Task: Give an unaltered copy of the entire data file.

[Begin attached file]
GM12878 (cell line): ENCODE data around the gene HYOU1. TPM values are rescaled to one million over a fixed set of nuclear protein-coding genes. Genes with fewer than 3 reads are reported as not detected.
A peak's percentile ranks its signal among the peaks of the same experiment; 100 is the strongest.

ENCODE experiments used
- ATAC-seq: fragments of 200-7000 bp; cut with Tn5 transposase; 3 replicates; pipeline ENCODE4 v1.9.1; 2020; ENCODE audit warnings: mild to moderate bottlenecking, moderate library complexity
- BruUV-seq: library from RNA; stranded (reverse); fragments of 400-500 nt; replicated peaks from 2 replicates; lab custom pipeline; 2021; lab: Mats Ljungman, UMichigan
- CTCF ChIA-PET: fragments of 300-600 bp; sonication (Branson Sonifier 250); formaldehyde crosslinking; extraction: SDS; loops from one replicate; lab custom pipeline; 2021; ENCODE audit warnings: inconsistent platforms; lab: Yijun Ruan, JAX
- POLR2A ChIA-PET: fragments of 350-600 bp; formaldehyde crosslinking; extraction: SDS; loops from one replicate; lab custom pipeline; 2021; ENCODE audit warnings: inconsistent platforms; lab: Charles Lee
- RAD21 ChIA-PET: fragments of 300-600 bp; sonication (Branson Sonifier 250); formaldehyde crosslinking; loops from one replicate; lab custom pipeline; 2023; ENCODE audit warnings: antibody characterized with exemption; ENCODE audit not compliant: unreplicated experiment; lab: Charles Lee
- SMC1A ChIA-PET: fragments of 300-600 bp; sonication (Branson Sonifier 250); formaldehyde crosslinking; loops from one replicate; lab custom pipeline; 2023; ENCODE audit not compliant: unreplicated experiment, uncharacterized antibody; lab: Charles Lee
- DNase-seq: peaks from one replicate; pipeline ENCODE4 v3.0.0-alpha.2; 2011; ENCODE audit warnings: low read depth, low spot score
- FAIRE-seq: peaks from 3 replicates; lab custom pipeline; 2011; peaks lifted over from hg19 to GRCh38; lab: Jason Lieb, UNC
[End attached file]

GM12878 (cell line): ENCODE data around the gene HYOU1. TPM values are rescaled to one million over a fixed set of nuclear protein-coding genes. Genes with fewer than 3 reads are reported as not detected.
A peak's percentile ranks its signal among the peaks of the same experiment; 100 is the strongest.

ENCODE experiments used
- ATAC-seq: fragments of 200-7000 bp; cut with Tn5 transposase; 3 replicates; pipeline ENCODE4 v1.9.1; 2020; ENCODE audit warnings: mild to moderate bottlenecking, moderate library complexity
- BruUV-seq: library from RNA; stranded (reverse); fragments of 400-500 nt; replicated peaks from 2 replicates; lab custom pipeline; 2021; lab: Mats Ljungman, UMichigan
- CTCF ChIA-PET: fragments of 300-600 bp; sonication (Branson Sonifier 250); formaldehyde crosslinking; extraction: SDS; loops from one replicate; lab custom pipeline; 2021; ENCODE audit warnings: inconsistent platforms; lab: Yijun Ruan, JAX
- POLR2A ChIA-PET: fragments of 350-600 bp; formaldehyde crosslinking; extraction: SDS; loops from one replicate; lab custom pipeline; 2021; ENCODE audit warnings: inconsistent platforms; lab: Charles Lee
- RAD21 ChIA-PET: fragments of 300-600 bp; sonication (Branson Sonifier 250); formaldehyde crosslinking; loops from one replicate; lab custom pipeline; 2023; ENCODE audit warnings: antibody characterized with exemption; ENCODE audit not compliant: unreplicated experiment; lab: Charles Lee
- SMC1A ChIA-PET: fragments of 300-600 bp; sonication (Branson Sonifier 250); formaldehyde crosslinking; loops from one replicate; lab custom pipeline; 2023; ENCODE audit not compliant: unreplicated experiment, uncharacterized antibody; lab: Charles Lee
- DNase-seq: peaks from one replicate; pipeline ENCODE4 v3.0.0-alpha.2; 2011; ENCODE audit warnings: low read depth, low spot score
- FAIRE-seq: peaks from 3 replicates; lab custom pipeline; 2011; peaks lifted over from hg19 to GRCh38; lab: Jason Lieb, UNC